To understand why investors turned to growth stocks when they did, try to remember what was happening back in 2009…
All stocks were down. Fear and uncertainty reigned. But the worst performers were the banks, homebuilders, subprime mortgage lenders (all stodgier, value-type businesses)… and any other business tied directly to the housing bubble. That’s because when the housing bubble burst, investors lost huge amounts of money and soured on those sectors.
More than 100 banks failed in the bust – including large ones like Wall Street stalwart Lehman Brothers and savings and loan Washington Mutual. Home prices kept falling and didn’t bottom until 2012, scaring investors away from any businesses connected to housing.
When investors turned away from banks, homebuilders, and other value stocks, they sought opportunities elsewhere… They turned back to technology and other growth-related stocks.
Of course, right now, you might be wondering why investors abandoned growth stocks to begin with. To see why value dominated in the run-up to the housing bubble peak, we must go back to late 2002 – the bottom of the dot-com bust.
And as you can see in the following chart, value stocks trumped growth stocks in the aftermath of that bust. From the bottom of the dot-com crash in October 2002 until the peak of the housing bubble in October 2007, the Russell 3000 Value Index rose 112%, compared with a 90% gain in the Russell 3000 Growth Index over the same period…
After technology, telecommunications, Internet, and other growth stocks crashed at the end of the dot-com bust, the Federal Reserve lowered interest rates. Lower interest rates meant lower mortgage payments… That made buying houses more feasible for many Americans.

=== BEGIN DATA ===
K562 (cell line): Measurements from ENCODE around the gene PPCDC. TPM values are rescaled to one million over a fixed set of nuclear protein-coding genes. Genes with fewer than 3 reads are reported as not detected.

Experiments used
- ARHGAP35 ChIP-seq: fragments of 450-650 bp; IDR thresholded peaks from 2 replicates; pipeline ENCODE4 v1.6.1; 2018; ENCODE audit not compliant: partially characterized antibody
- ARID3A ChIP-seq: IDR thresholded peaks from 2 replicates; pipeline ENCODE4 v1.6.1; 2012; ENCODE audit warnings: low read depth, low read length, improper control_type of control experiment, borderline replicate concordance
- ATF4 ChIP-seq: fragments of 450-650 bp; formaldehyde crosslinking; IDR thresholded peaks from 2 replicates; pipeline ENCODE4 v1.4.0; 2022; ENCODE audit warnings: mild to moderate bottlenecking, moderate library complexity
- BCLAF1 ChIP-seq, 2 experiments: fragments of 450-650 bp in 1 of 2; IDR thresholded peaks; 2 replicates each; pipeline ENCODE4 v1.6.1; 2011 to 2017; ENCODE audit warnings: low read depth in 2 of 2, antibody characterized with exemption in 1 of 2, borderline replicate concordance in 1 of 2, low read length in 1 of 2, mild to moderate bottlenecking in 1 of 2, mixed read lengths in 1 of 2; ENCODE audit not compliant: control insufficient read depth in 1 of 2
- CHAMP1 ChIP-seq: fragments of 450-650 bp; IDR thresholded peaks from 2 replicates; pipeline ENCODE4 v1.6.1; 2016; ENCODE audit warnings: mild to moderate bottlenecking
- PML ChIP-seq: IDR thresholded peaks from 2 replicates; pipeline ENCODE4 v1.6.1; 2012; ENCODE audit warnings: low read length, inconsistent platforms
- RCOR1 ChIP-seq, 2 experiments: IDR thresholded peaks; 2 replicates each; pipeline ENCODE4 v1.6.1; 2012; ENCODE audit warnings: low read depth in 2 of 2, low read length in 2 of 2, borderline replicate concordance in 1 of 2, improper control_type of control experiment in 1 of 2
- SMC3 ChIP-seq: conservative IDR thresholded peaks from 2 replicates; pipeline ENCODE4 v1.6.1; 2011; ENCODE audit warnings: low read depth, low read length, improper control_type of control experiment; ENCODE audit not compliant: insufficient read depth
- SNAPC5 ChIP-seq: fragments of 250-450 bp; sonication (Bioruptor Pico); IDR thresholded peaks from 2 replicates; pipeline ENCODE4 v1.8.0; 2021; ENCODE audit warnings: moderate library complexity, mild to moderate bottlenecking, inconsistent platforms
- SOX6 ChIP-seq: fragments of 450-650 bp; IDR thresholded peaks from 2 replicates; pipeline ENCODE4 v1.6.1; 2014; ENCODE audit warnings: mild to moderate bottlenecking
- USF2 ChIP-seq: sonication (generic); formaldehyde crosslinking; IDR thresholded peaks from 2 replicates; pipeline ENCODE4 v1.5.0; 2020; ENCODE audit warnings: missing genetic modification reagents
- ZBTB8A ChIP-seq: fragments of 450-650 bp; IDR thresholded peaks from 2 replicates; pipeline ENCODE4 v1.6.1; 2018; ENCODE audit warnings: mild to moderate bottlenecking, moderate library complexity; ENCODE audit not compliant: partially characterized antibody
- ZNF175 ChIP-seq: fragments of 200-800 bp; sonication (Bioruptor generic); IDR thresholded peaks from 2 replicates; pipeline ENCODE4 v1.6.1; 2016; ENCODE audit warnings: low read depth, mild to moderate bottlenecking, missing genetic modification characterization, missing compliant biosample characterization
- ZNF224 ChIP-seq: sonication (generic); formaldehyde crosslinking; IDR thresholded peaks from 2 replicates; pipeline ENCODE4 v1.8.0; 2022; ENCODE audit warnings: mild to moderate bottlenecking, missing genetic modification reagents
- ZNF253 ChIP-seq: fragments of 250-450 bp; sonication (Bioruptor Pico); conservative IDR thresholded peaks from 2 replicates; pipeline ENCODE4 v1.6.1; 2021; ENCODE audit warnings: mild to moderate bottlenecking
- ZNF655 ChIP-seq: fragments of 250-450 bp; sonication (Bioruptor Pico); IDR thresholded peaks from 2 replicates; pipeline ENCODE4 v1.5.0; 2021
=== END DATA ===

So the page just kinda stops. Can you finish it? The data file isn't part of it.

Investors felt burned when the Internet bubble popped. Even a cash-gushing, stalwart like router- and switch-maker Cisco Systems (CSCO) fell nearly 90% from peak to trough.
Folks were fed up with losing money… so they switched to stodgier fare – like the then-cheaper homebuilders, banks, mining companies, and other similar stocks that had been neglected during the dot-com bubble. They also started to invest directly in houses… and TV shows about house flipping began to appear.
That’s really all the history we need…
When the dot-com bubble blew up, investors switched from growth to value. Then, they switched back to growth after the housing bubble popped and triggered the Great Financial Crisis. And for the past decade-plus since then, growth stocks have been in charge.
Growth… value… growth. You can guess what comes next.
Tomorrow, I’ll share how we know the pendulum is swinging today, and why it has made me – yes, even me – incredibly bullish on one group of stocks.
— Dan FerrisGrocery store billionaire predicts Oct. surprise [sponsor]
Billionaire who made his fortune with groceries and real estate says a big shift in U.S. economy and financial system will reveal itself this October.
Source: Daily Wealth